A proposal being pursued by Aiken City Council and City staff aimed at opening up space for downtown development is a practical one for Aiken’s future.


The City needs to explore every sensible avenue for growth, and this latest plan, which will consolidate employee offices to make room for commercial development, certainly fits that game plan.


Although Aiken’s downtown consists of eye-catching shops that can attract locals and visitors, greater potential and space still exists to bring in additional commercial properties.


While arguments persist as to the best way to grow Aiken, it’s a positive sign that Council is interested in finding solutions to ensure we don’t hit negative growth.


A recent report commissioned by the Greater Aiken Chamber of Commerce and the Aiken-Edgefield Economic Development Partnership indicates Aiken is approaching a zero-growth rate.


This doesn’t mean Aiken should seek growth simply for the sake of becoming a larger city. That mind-set breeds over-population, congestion and a strain on the community’s resources.


Zero-growth means that if Aiken doesn’t change something, it will become a fading community, which will likely generate an ugly economic decline.


Obviously, by merely opening up 8,000 square feet of office space downtown, it won’t be an instant kick-starter to growth. But the greater capacity Aiken has for residential space, office space and retail, the better. That kind of development contributes to the tax base and helps make sure Aiken remains a viable community.


Additionally, Aiken City Council has plans in place to develop Union Street and the surrounding area, even though there’s been little progress on the project.


The plan essentially hinges on the reconstruction of the Aiken Train Depot and it becoming a catalyst for redevelopment, as well as private, outside entities bringing in new development. Some on Council appear to be banking on the hopes that the depot will become a significant driver of tourism and development, although there have clearly been doubts.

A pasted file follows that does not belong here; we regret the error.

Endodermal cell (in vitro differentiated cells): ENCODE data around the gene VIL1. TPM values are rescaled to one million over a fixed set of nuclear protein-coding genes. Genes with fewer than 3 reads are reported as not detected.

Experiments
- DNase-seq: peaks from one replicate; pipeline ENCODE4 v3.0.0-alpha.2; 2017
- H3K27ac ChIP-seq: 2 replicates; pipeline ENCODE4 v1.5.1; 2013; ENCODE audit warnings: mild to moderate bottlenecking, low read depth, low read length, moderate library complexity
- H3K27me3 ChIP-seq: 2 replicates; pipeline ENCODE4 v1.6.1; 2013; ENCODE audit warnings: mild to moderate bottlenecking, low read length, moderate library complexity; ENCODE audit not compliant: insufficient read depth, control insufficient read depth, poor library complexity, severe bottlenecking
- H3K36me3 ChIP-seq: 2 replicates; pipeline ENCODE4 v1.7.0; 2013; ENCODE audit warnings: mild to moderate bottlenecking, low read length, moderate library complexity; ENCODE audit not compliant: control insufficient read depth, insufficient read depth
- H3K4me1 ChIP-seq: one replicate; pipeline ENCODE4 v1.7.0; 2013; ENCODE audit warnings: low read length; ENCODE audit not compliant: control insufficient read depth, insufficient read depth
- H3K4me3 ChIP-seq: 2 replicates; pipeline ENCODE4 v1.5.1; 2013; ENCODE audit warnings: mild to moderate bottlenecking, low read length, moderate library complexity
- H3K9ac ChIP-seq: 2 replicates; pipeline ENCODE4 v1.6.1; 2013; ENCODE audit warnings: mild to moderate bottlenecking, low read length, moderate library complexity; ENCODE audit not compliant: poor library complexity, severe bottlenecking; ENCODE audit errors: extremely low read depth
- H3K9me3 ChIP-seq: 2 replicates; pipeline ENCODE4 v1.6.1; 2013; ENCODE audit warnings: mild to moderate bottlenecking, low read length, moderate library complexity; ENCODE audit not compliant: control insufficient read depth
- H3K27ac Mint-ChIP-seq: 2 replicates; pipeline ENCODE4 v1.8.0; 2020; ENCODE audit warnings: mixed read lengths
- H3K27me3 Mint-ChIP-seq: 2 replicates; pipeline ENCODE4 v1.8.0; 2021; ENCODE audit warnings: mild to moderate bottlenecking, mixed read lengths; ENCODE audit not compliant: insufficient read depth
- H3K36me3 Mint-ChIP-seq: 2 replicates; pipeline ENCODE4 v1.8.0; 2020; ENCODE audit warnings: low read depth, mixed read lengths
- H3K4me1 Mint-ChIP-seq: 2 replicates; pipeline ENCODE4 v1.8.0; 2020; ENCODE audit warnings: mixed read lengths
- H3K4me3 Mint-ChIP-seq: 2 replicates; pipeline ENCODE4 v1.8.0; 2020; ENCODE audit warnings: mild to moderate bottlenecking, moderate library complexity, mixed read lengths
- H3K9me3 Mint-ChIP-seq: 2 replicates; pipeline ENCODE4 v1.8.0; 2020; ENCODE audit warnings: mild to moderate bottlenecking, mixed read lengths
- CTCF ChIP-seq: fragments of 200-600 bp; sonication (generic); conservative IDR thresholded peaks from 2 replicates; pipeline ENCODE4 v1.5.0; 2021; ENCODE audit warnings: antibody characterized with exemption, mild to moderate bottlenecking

The City has invested approximately $700,000 into the depot so far and has a few more upgrades in line to try to refurbish it to its vintage state. Its vision is to add a dining car and also be able to rent it out for events, which could bring revenue into the City.


If that plan can come to fruition and actually trigger a private developer to bring in an office and/or residential development, that would certainly be welcome growth for downtown and the surrounding area.


Of course, at this point, that’s only on the City’s wish list, and there hasn’t been much of a hint that any private developer is interested in making an investment along Union Street. The City’s plan has actually been in place since February 2012, and there has been virtually zero traction made.


Although it’s important to get keep these plans in the proverbial hopper, Council should also take this as an opportunity to develop a comprehensive vision for growth, particularly downtown.


These two ideas are needed steps, but creating, and sticking to, an overall concept of what Aiken’s future should be will prove vital to ensuring the city has growth that’s both smart and strategic.